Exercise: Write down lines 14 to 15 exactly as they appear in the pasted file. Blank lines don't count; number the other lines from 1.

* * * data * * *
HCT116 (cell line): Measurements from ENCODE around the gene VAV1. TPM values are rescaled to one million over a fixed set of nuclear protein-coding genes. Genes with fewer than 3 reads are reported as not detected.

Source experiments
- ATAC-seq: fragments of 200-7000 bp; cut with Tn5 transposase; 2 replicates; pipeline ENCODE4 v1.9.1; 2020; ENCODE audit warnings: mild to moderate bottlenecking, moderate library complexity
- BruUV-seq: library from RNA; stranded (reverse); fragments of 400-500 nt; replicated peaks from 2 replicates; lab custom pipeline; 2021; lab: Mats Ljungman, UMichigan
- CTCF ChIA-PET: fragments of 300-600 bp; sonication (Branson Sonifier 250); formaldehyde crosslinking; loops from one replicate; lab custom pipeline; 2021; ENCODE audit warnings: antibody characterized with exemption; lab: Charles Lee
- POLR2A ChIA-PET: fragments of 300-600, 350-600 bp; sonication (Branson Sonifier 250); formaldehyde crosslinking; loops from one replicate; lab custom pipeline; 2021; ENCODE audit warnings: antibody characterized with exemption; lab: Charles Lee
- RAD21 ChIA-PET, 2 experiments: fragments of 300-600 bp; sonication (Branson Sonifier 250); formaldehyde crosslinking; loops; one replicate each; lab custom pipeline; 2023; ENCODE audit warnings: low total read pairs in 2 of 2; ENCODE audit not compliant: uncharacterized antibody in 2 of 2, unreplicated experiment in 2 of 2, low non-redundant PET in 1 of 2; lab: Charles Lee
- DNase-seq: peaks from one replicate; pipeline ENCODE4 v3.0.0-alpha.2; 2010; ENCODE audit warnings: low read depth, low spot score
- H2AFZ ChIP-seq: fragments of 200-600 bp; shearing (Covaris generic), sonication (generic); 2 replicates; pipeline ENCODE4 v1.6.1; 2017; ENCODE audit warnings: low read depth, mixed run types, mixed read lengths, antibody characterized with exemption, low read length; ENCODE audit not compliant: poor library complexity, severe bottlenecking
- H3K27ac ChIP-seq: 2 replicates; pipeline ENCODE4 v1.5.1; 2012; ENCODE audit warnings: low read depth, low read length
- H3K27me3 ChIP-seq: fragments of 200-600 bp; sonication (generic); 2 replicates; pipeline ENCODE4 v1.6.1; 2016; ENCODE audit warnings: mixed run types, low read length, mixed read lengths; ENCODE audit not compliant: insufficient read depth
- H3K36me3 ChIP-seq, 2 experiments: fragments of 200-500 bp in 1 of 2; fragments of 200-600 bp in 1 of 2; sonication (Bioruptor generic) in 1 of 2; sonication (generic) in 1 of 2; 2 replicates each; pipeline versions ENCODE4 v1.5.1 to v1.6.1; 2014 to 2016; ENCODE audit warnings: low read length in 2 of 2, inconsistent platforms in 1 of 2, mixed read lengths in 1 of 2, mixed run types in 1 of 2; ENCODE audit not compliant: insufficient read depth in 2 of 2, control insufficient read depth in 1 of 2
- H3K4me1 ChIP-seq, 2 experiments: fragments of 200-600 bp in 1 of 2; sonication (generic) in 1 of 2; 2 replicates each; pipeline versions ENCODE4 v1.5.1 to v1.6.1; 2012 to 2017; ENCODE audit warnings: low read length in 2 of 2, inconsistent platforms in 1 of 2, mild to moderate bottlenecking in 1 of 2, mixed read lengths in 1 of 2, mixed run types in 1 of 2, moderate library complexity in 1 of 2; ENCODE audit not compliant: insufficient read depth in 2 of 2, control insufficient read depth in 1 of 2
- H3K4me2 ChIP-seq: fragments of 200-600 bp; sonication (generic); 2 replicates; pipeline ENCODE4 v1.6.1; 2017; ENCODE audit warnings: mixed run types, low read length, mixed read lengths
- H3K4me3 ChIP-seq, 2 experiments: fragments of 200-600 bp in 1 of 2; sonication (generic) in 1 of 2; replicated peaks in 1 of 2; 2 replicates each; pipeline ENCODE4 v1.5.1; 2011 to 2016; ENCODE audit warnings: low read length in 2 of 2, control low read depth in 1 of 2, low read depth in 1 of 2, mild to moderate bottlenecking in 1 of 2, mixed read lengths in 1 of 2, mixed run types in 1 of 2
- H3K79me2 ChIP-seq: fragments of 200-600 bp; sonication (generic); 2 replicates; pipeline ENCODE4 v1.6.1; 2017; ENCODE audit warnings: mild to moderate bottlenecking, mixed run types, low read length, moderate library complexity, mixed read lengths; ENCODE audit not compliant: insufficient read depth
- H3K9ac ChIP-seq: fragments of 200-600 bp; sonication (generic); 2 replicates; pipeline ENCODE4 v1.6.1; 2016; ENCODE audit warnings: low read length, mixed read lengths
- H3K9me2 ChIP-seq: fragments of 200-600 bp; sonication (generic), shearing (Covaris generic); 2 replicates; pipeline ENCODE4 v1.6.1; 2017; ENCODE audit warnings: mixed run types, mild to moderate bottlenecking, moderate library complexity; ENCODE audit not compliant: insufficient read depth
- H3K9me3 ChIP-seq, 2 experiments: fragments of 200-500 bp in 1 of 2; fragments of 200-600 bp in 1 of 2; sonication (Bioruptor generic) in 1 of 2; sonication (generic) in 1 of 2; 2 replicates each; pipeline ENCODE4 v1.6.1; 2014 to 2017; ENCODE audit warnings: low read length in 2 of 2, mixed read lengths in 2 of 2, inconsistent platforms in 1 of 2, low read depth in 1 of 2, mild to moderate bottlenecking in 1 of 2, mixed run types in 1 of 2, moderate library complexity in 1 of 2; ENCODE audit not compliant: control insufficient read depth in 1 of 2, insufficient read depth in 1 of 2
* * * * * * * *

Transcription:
- H3K4me2 ChIP-seq: fragments of 200-600 bp; sonication (generic); 2 replicates; pipeline ENCODE4 v1.6.1; 2017; ENCODE audit warnings: mixed run types, low read length, mixed read lengths
- H3K4me3 ChIP-seq, 2 experiments: fragments of 200-600 bp in 1 of 2; sonication (generic) in 1 of 2; replicated peaks in 1 of 2; 2 replicates each; pipeline ENCODE4 v1.5.1; 2011 to 2016; ENCODE audit warnings: low read length in 2 of 2, control low read depth in 1 of 2, low read depth in 1 of 2, mild to moderate bottlenecking in 1 of 2, mixed read lengths in 1 of 2, mixed run types in 1 of 2